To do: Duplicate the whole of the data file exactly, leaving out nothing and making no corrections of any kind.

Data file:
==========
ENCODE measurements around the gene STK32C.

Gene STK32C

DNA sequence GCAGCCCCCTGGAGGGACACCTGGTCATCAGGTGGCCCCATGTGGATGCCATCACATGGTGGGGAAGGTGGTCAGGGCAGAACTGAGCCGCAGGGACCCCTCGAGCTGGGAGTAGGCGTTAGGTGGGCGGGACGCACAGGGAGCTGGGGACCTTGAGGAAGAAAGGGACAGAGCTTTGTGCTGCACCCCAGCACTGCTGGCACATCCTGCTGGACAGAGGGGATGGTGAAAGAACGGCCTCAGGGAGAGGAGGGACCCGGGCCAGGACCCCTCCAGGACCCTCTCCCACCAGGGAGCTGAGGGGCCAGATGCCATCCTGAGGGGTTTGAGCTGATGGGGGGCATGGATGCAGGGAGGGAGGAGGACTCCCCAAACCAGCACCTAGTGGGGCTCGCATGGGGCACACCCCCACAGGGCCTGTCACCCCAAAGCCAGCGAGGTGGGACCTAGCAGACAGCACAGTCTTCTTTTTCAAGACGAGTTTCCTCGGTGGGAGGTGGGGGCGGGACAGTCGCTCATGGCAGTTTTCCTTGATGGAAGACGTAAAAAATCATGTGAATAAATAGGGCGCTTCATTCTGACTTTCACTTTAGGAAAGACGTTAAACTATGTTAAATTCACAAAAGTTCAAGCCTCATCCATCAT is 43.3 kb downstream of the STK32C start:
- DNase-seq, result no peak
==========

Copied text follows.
ENCODE measurements around the gene STK32C.

Gene STK32C

DNA sequence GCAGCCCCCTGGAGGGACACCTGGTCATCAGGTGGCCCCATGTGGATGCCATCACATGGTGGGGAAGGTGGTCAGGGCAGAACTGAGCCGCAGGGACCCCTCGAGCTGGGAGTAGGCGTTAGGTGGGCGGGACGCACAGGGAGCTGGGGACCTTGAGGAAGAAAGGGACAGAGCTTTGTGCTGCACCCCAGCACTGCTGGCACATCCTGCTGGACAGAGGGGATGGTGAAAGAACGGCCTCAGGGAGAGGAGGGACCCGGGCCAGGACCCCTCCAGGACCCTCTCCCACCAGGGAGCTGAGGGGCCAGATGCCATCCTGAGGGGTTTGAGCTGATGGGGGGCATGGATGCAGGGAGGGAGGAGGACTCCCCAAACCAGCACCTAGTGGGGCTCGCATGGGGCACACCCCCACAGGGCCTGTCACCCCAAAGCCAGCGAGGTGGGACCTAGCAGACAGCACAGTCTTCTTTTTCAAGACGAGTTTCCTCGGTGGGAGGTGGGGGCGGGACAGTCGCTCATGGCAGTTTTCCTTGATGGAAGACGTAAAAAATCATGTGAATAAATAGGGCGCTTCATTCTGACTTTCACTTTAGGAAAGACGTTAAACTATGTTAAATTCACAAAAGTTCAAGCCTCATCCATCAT is 43.3 kb downstream of the STK32C start:
- DNase-seq, result no peak